It took me far too long to understand the importance of not shouting to resolve conflict, making ‘I’ statements (ie. “I feel hurt when you…”), and actively listening to him.
6. I would be a better listener
I would be a better listener to my kids, rather than forcing them into activities that benefitted my own social mobility or rushing to solve their problems for them.
Why did I assume that my (now Climate Scientist) daughter would like ballet or that my muso son should like soccer?
7. I wouldn’t pass on my own anxieties
I wouldn’t pass on my own anxieties or put my kids in a bubble, as John Marsden accuses many parents of doing.
I know that I passed on my fear of heights by bellowing at my kids each time they reached the top of the climbing frame, instead of applauding them.
I had many sleepless nights when they were teenagers – when they really were tucked up in bed at a friend’s house. And don’t get me started on spiders.
8. I would be less afraid to not be nice to my kids
I would be less afraid to not be nice to my kids all of the time. My kids will vouch that I wasn’t nice all of the time, but I aspired to be, and I’m not certain why I put that pressure on myself.
I want to believe that you can be friends with your kids, but it does make disciplining them harder, so it’s important to find a balance. Kids need to know and understand boundaries – they actually feel safer with them in place.
9. I would trust my instincts more
While I’ve gained invaluable knowledge and support from reading the stories of other parents, I would trust my own instincts more. There is no right path in parenting and each and every child is different.
It is important to remember that we aren’t all made from the same cloth. We come from different gene pools and cultures, and different social and economic situations, and sometimes our values will not align.
10. I would let them fail more
This is another of John Marsden’s major concerns about modern parenting. Like Angela, I too dropped off forgotten lunch boxes to school, fearing my kids would starve, and to my shame, I also completed many of my son’s assignments – which didn’t help him learn about responsibility and may have prevented him from getting the help he needed.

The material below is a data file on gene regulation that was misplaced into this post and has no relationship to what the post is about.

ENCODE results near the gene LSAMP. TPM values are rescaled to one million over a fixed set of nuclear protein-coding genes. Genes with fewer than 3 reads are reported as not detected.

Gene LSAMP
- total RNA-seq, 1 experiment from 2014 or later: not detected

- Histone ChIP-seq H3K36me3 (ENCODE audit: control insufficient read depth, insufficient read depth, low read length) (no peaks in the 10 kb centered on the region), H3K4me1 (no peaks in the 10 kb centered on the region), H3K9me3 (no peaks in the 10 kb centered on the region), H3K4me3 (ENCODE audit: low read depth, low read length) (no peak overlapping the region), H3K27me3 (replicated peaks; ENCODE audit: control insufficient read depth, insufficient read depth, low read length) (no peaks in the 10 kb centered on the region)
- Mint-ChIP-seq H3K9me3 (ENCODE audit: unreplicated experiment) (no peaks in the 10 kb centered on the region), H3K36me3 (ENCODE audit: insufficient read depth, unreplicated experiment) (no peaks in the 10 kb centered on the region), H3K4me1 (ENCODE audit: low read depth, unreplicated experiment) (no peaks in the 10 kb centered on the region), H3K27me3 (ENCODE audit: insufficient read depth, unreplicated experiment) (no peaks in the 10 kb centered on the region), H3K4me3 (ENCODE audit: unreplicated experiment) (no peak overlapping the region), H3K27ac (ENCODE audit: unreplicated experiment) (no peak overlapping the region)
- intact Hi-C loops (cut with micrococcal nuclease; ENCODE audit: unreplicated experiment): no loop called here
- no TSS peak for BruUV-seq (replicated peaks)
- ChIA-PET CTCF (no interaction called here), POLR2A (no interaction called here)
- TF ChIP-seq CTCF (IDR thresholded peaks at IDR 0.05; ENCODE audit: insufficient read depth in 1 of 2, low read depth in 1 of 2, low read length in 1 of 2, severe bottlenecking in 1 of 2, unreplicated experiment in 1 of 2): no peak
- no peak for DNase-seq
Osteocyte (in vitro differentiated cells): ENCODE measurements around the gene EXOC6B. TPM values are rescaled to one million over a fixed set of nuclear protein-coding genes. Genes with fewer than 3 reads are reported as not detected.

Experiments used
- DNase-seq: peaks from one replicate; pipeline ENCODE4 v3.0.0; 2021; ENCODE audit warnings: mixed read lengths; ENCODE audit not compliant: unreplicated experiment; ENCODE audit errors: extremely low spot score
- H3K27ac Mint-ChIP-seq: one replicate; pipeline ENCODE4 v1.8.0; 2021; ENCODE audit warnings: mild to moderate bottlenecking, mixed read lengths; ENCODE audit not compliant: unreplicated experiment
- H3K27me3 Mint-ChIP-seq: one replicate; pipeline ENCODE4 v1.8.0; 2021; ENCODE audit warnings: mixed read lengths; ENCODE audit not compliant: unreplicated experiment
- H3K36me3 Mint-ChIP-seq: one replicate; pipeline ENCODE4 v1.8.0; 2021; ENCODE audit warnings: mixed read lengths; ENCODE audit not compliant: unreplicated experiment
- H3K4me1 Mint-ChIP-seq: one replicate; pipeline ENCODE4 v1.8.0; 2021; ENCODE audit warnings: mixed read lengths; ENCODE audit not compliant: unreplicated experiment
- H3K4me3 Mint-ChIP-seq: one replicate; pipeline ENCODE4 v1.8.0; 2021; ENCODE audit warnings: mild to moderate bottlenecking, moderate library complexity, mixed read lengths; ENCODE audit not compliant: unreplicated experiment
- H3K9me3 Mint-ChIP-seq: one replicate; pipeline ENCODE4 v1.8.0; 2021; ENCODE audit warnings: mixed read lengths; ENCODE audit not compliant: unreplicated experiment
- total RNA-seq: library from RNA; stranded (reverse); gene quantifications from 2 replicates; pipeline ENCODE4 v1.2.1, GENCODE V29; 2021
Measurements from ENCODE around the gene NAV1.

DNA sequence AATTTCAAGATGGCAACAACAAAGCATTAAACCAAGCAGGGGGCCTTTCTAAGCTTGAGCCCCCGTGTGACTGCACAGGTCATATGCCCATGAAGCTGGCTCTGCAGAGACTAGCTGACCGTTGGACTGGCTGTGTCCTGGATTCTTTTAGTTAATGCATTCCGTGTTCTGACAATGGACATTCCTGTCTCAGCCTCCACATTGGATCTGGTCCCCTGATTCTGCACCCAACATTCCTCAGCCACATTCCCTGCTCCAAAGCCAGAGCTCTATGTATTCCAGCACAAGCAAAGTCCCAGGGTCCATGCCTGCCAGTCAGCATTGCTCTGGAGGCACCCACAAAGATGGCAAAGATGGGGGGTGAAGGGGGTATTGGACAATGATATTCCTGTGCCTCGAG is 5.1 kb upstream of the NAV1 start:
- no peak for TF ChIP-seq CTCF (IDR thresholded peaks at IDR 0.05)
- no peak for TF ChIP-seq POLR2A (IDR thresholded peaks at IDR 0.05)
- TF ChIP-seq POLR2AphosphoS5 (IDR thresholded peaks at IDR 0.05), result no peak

11. I wouldn’t make my kids the centre of my universe
I wouldn’t make my kids the centre of my universe, either, because I see now how that can encourage a sense of entitlement and laziness. I do believe that modern parents are unknowingly guilty of creating ‘monsters’ in their attempts to give their kids everything. This generation of kids is not as resilient as we were, and only time will tell if how we have cosseted them has damaged their mental health.
From my current position as the parent of young adults, I am grateful that I had the foresight to maintain a sense of self during those early parenting years. And while I am mindful that berating myself for things that I did or didn’t do right in the past is another way of still trying to meet those unattainable standards of parenting perfectionism, I hope that the next time you accept the third birthday party invitation in one weekend, this article comes to mind.
We muddled through parenting in the same way that most parents do, with good days and bad days. But in spite of my angst about the job I was doing, both our kids still come to Sunday lunch, remember our birthdays, and tell us they love us. And in my humble opinion, that comes down to that four-letter word – love – which we never gave them any cause to doubt.
This article was republished with permission from KidSpot.
Also READ: 7 Things your kids will remember about you